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Pour Painting Flower Pots

Pour Painting Flower Pots

In preparations for Spring gifting for Birthdays and Mothers Day I did the most wonderful activity with the children that we all had so much fun with - using the pour painting technique on terracotta pots! I shared the video of this activity over on Instagram and Tiktok this week so do make sure you come and join us over on there to see all the other lovely things we share!

I visited the garden centre and had a look at the terracotta pots which they have in abundance! Lots of different sizes! I decided to go for the pots that were £1 and roughly 5 inches tall. I also picked up a large pot of small daffodils with the intention to split the bulbs between the pots. It would be such a lovely idea to buy the bulbs and plant in November to nurture and watch them grow, but if like me you aren't quite that prepared this works just as good too! 

We decided on daffodils but you can use any flowers in these pots that you wish. Just make sure that you are buying pots that are a suitable size for the flowers you intend to plant in them. 

Pour Painting Flower Pots

I placed out some protection to do this activity. I wanted to catch the paint effectively and also have a really simple clean up operation. I am always saving cardboard so I had some that come in well for this activity. Down went the cardboard. Pots placed on top (upside down) and paints accessible for all the children who were taking part. 

Pour Painting Flower Pots

The children began to layer up the paints on the base of the pots which were placed upside down. The idea was to get the paint as close to the rip as possible so it was fall down. Not to worry if your children tend to squirt more paint on the base as you can gently use your finger to push the paints down the sides of the pot which we did a handful of times whilst doing this activity. 

Pour Painting Flower Pots

You will find that as the paints are squirted onto one another they become more heavy and the gravity will begin to pull your paints down the pot. It quickly starts to create beautiful marble like patterns.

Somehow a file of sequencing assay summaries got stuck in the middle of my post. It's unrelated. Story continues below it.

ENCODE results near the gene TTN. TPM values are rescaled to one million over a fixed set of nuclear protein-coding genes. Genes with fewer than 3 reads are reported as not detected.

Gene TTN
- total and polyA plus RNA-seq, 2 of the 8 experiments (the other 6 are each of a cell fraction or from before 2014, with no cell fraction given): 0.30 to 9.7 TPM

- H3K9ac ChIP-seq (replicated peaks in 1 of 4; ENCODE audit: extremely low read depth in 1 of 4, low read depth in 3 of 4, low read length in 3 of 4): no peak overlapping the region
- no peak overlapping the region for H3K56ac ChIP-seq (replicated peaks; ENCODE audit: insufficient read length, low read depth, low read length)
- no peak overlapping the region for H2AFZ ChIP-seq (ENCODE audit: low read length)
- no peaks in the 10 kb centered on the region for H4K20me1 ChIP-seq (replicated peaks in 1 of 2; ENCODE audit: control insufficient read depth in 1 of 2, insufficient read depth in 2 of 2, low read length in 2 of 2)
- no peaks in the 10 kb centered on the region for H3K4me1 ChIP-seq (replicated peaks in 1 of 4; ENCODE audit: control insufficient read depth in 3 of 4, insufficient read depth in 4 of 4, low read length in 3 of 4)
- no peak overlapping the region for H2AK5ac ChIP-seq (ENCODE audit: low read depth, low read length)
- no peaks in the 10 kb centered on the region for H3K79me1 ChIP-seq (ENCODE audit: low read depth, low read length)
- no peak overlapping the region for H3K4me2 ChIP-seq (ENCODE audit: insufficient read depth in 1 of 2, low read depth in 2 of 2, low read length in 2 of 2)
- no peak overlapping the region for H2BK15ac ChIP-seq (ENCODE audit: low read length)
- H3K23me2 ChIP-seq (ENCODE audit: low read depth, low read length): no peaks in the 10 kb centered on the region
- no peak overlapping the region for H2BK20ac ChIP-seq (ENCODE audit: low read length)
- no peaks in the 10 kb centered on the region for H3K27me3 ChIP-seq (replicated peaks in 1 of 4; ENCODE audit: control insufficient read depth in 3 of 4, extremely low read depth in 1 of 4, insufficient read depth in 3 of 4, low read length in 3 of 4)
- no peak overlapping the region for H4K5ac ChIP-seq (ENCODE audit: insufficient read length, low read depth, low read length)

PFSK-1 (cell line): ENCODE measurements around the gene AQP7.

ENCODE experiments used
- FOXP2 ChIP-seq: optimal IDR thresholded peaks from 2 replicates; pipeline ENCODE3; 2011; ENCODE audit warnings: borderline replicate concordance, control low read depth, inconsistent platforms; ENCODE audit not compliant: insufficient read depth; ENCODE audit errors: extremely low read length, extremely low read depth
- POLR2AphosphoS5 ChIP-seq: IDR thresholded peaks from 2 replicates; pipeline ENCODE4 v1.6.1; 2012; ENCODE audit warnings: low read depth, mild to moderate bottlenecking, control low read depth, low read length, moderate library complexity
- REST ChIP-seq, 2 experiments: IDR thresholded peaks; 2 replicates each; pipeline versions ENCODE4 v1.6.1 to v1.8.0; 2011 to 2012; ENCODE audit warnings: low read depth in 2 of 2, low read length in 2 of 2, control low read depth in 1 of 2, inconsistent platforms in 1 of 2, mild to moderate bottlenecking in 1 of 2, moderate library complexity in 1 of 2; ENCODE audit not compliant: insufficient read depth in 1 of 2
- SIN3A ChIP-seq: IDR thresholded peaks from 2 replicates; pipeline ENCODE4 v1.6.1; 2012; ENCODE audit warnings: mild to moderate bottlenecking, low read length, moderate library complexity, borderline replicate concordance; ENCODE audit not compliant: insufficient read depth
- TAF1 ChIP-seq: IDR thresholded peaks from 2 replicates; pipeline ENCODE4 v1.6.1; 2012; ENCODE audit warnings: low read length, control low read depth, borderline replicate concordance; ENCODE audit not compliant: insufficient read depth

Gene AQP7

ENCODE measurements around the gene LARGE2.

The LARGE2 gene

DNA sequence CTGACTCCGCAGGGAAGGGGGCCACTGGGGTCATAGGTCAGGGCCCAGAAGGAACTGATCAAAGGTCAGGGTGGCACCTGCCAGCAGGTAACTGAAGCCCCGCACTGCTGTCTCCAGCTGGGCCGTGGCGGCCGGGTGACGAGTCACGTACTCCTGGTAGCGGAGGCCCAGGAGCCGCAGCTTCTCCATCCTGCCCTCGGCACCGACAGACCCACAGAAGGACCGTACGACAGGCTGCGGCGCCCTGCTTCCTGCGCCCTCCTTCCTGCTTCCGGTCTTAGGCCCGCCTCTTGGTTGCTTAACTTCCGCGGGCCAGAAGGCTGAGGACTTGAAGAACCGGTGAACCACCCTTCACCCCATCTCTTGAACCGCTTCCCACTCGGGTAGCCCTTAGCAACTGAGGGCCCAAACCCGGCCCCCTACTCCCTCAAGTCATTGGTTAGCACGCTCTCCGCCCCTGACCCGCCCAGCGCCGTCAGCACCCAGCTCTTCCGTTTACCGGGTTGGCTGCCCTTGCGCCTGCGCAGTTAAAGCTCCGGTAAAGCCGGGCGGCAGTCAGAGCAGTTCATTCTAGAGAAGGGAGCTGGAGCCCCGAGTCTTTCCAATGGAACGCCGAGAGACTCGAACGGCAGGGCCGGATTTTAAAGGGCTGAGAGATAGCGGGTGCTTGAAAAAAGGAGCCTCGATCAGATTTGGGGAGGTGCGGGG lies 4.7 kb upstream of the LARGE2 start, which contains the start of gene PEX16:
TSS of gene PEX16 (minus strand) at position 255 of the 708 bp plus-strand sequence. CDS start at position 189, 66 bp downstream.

Keep building the paints up until all of your pots are completely covered with paint. It is then time to leave them to dry. Due to the amount of paint being used you will find that they will need a significant time to completely dry out. I left ours over night. 

Lets see this activity in action:

Come the morning the pots were ready for the next stage. I intend to use these pots indoors so we used ready mixed paint from The Big Colour Co which were kindly send to me to try out. I think they are fantastic! We have been using this brand for a very long time now. 

Pour Painting Flower Pots

To protect the water based paints I popped a coat of modge podge on the pots. If you wanted to use pots outdoors you may want to look at using acrylic paint instead. I have found that the modge podge has protected the paint fantastically and even when they have become wet from being watered, they've not been spoilt in any way. 

What I really liked about this activity was that it lasted over a couple of days as once it was dry it was time to move on to getting the plants planted up. 

Pour Painting Flower Pots

I used a tray and filled it with compost. The children began to fill their pots with the soil and they gently planted the bulbs. It generated some lovely discussions about the parts of the plant as the children observes the bulbs and roots. Once there was enough soil and it was all pressed down firmly it was then time to get them watered. 

This also sparked some fun conversations as we discussed what plants need to thrive. 

Pour Painting Flower Pots

Such a great activity that brought about 2 sessions of half an hour of focus. The outcome were a beautiful set of pots planted with beautiful dainty daffodils. 

Learning Through Play
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